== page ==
High Cost of Human Capital Investment

A brokerage firm's decision to adopt local practices, rather than a global approach is likely to be dependent on its human resources practices and the political knowledge, private networks and past experience of its senior analysts and executives.

For global brokerage firms, it is costly for senior management that serve multiple markets to make such firm- or location-specific investment in human capital.

For the study, the researchers used a total of 196,245 analyst reports written in Chinese including about 2,703 domestically listed Chinese firms from 2010 to 2015, compiled by a Chinese company, Today's Investment.

To test the forecast accuracy of local and foreign analysts, they limited their study to firms that were followed by at least one local and one foreign analyst over the sample period.

As a result, they focused on 39,381 reports of about 403 different mainland-listed companies written by 5,192 analysts at 104 brokerages, of which 37,843 reports were by 5,000 analysts at 94 local brokerages, and the remaining 1,538 reports by 192 analysts at 10 local branches of foreign brokerages in major cities such as Beijing, Shanghai and Hong Kong.

The researchers filtered out all the Chinese words that appeared in more than 95 percent of the reports, or in fewer than three articles, and were left with 218,335 words that appeared most frequently.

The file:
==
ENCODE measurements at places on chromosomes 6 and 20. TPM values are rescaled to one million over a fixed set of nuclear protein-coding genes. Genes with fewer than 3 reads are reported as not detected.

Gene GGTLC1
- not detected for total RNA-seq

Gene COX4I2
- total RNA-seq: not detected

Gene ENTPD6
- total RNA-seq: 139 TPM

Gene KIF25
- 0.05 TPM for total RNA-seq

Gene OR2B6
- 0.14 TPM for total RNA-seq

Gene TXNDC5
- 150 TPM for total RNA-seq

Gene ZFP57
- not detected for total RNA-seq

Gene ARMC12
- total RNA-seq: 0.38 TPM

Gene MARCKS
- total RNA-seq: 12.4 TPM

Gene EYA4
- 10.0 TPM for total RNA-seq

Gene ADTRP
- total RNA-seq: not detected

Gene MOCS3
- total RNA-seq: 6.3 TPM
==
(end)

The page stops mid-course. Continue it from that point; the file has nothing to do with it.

Researchers Identify Analysts' Knowledge Advantage

Using a topic modelling technique, Latent Dirichlet Allocation (LDA), they processed the data and highlighted topics, or groups of similar words.

Statistical algorithms, based on the number of instances of certain words, can reveal instructive structures in data and work out, not only what the topics might be, but also how much focus is paid to different topics in each document.

"One important innovation of this paper is that the textual analysis of the analyst report contents allows us to improve our identification of the knowledge that is being used to assist analysts in making earnings forecast," he says.

The LDA classified the words into 1,000 topics, which were manually grouped into three categories: 'political', 'financial' and 'others'.

The researchers were left with 237 political topics -- covering government regulations, initiatives, policies, and contracts, which featured words such as 'department', 'food safety', 'national defence', 'military' and 'judicial'.

The 11 financial topics involve the analysis of the firms' financial and profitability ratios, which included words such as 'taxes', 'profitability' and 'stock price' -- and 752 other topics.

"We identified these two main topics because political topics reflect the institutional knowledge and the information that goes into forecasts about Chinese firms, while financial topics represent the standardized knowledge used in forecast earnings," he explains.

"By examining the textual outputs that explain and justify the analysts' earnings forecasts, we hoped to get closer to identifying the analysts' knowledge advantage.". (mor)